Following on from our first look at the 2012 year in sport where we highlighted the Chumps of the year, our second post pays tribute to 7 individuals that retired from competitive International sport in 2012. These 7 sports stars have been leading lights for the past decade or more in some cases. They have consistently achieved at the top end of the game and will leave huge voids in their respective sports.
The saddest part about Boucher’s retirement is that he did not go out on his own terms, instead a freak injury forced him to retire 3 games short of his desired finish. Boucher’s career is one of records and the legendary wicket keeper took 555 test dismissals, 425 ODI dismissals and 19 T20 dismissals. That would have left him on 999 International dismissals, but the off spinning, leg breaking seamer also dismissed a West Indian as a bowler in his career! Subsequent to retirement he has remained a huge fan of the Proteas as well as starting a non-profit organisation, SAB Boucher Conservation, in order to help save our dwindling Rhino population.
Andy Roddick was probably one of the most unlucky men in tennis. He emerged as world number 1 at the very time that the emergence of a certain Roger Federer was going down. He ended up winning only one Grand slam in the 2003 US Open. He also finished runner up at Wimbledon three times to Roger Federer and to the Swiss again at the US Open in 2006. One thing that I loved about Roddick was his ability to entertain, his ability to laugh at himself and his love for beer! He has a belter of a wife now and will also spend time making money for being Andy Roddick.
Punter, Sachin and Kallis, probably the three greatest players of cricket in the past decade and they have each raised the bar for the other with consistency of runs. But it is Ponting who is the first to retire. He retires after 168 tests and 375 ODI’s. In those 168 tests he scored 41 centuries at an average of 54.60. He captained Australia through a hugely dominant portion of the noughties and his fielding ability was up there with the great Jonty Rhodes. He also led Australia in three World Cups, winning two of them. Fight and tenacity are two great words to describe the man who graced our sporting fields for the past 17 years.
The first of two double retiree’s being inducted into our Hall of Fame. The Belgian superstar retired from the game in 2007 due to the pending birth of her first child and having previously won just 1 grand slam title. But in 2009 she returned to the action and immediately won her second US Open title and defended it in 2010. Kim then went on to win her fourth grand slam and first Aussie Open title in 2011 and remarkably had returned to the top of the world tennis rankings. What is remarkable is she did all of this as a young mother in a time when the average age of professional women tennis players was dropping below the legal drinking age in South Africa.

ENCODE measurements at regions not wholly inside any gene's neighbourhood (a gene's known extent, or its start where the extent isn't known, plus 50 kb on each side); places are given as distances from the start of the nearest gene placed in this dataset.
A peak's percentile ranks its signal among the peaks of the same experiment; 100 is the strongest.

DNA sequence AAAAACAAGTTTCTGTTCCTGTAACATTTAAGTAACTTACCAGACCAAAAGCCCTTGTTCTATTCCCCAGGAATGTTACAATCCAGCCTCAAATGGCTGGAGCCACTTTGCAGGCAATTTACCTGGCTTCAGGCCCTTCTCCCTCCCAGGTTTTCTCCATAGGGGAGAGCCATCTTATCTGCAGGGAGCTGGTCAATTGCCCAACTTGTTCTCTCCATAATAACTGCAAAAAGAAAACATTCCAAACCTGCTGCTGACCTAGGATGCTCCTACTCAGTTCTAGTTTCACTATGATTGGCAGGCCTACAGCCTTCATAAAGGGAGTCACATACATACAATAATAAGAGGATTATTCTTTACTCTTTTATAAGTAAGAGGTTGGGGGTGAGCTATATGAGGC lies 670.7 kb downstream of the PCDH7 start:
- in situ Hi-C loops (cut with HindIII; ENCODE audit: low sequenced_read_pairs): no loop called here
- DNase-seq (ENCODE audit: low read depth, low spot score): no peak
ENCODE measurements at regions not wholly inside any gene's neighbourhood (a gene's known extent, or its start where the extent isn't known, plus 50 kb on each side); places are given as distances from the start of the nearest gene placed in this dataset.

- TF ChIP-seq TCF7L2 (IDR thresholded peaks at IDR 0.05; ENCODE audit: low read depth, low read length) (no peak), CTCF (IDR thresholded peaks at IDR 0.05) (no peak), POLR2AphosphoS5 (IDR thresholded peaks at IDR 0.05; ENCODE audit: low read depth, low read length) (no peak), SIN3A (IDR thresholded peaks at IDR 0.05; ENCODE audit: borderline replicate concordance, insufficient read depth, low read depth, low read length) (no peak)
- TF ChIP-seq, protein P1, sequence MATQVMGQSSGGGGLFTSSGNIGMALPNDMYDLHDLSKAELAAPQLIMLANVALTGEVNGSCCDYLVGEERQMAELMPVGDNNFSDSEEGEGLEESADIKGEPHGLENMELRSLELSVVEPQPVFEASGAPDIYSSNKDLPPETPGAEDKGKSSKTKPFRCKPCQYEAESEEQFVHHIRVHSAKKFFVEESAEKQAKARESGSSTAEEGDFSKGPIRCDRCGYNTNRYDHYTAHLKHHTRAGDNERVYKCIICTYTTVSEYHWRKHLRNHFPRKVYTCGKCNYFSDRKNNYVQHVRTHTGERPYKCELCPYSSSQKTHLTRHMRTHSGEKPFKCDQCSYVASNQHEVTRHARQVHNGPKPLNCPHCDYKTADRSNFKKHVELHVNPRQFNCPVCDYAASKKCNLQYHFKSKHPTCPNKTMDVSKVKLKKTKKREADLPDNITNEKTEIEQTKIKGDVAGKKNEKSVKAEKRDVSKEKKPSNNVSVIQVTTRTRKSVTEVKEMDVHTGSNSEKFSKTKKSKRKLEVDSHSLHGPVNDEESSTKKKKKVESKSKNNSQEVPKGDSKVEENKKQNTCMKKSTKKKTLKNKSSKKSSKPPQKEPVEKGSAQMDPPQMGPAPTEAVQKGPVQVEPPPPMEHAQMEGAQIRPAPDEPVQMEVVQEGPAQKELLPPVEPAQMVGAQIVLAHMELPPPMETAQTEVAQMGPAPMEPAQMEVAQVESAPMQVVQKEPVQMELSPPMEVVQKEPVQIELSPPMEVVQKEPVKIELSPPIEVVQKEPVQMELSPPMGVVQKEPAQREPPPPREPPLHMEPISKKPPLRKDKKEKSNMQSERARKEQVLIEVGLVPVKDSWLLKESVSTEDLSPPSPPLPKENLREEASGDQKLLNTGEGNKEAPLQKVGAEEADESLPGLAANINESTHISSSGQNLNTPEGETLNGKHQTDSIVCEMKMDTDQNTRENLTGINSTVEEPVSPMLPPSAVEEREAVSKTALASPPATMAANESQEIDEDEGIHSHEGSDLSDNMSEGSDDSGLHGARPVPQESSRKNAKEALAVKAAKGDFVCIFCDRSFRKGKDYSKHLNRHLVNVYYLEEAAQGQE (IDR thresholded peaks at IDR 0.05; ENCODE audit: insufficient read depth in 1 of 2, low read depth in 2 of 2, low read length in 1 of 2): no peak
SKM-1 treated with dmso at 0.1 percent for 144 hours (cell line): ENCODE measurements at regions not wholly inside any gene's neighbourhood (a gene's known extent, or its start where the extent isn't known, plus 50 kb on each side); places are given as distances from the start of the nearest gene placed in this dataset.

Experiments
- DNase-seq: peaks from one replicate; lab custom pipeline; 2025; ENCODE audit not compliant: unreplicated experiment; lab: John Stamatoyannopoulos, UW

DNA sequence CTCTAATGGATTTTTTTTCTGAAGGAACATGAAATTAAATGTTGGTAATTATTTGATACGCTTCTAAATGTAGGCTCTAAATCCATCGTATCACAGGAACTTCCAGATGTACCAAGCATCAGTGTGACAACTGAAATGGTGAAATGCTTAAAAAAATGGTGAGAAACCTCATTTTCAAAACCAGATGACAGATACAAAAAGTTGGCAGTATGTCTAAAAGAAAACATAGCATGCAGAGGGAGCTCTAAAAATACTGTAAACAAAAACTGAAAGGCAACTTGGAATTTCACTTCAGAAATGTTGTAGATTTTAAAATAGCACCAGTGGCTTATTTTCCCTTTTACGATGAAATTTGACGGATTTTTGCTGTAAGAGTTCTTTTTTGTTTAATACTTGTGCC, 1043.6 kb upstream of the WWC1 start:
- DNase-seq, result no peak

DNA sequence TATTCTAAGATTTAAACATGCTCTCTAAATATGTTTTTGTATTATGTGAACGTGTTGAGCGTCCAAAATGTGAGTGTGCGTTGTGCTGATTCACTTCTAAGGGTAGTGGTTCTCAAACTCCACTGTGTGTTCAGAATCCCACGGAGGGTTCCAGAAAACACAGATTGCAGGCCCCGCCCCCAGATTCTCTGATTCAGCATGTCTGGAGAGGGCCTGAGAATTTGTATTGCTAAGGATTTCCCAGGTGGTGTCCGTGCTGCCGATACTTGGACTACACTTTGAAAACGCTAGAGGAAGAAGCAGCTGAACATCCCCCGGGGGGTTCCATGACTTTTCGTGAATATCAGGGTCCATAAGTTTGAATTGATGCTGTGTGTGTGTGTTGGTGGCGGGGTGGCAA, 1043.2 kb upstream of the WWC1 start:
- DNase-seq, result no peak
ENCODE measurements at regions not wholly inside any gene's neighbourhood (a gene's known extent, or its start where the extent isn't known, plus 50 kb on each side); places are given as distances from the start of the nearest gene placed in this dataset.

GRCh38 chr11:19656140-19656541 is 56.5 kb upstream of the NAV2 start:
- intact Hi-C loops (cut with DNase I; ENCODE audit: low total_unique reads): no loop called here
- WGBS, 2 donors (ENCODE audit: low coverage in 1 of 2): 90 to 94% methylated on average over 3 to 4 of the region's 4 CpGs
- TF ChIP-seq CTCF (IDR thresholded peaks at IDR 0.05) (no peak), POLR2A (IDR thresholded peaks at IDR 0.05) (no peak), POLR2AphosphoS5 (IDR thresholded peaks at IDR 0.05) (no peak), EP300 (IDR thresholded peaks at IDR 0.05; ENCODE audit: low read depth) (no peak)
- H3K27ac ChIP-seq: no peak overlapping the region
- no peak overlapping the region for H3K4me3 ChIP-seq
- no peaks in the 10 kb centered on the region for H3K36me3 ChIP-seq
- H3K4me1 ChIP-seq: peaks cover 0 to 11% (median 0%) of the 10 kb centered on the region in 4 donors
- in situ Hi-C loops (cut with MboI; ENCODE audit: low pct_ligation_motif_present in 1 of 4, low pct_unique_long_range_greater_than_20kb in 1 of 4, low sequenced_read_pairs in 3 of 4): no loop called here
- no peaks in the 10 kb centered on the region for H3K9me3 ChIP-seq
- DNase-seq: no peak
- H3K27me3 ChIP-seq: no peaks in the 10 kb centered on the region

The previous Indian captain and classy batsmen also decided to end his career this year after 16 years of test cricket. “The Wall” as he was popularly known played 164 times for India in that time recording 99 scores of 50+ and also ended up with an average above 50, finishing on 52.30. In that time he was voted Player of the Year in 2004 and also was the only Indian to score a century in each of the ten test playing nations. Incredibly he has also taken 210 catches in test matches, the highest in the world by an outfielder. His 13 288 runs is also the third highest in the history of test cricket.
After about 170 caps, 33 goals, 3 Olympic Games, a player of the year gong and Commonwealth Games participation, Kate Woods decided to retire from international hockey. The legendary defender was a huge part of Giles Bonnet’s squad and will leave a hole in defence for the National Women’s team that will be difficult to fill. She has kept her sporting roots and is working for Adidas in South Africa while teaching her son Sammy all the tricks of the trade to make sure SA Hockey benefits from her for many years still!
The second of the double retiree’s, Schumacher’s return has not been sensational and at times you have to think that his level of performance would be indicative of what Lance Armstrong would do without the extra juice. The German hero won 7 world titles and that will never be taken away from him. He has apparently been a mentor of sorts to his compatriot and triple champion Sebastien Vettel, the man who is probably going to take all his records from him. The remarkable thing Schumi did this year was that he reached the most kilometres in Formula 1 history, a testament to his longevity in the game.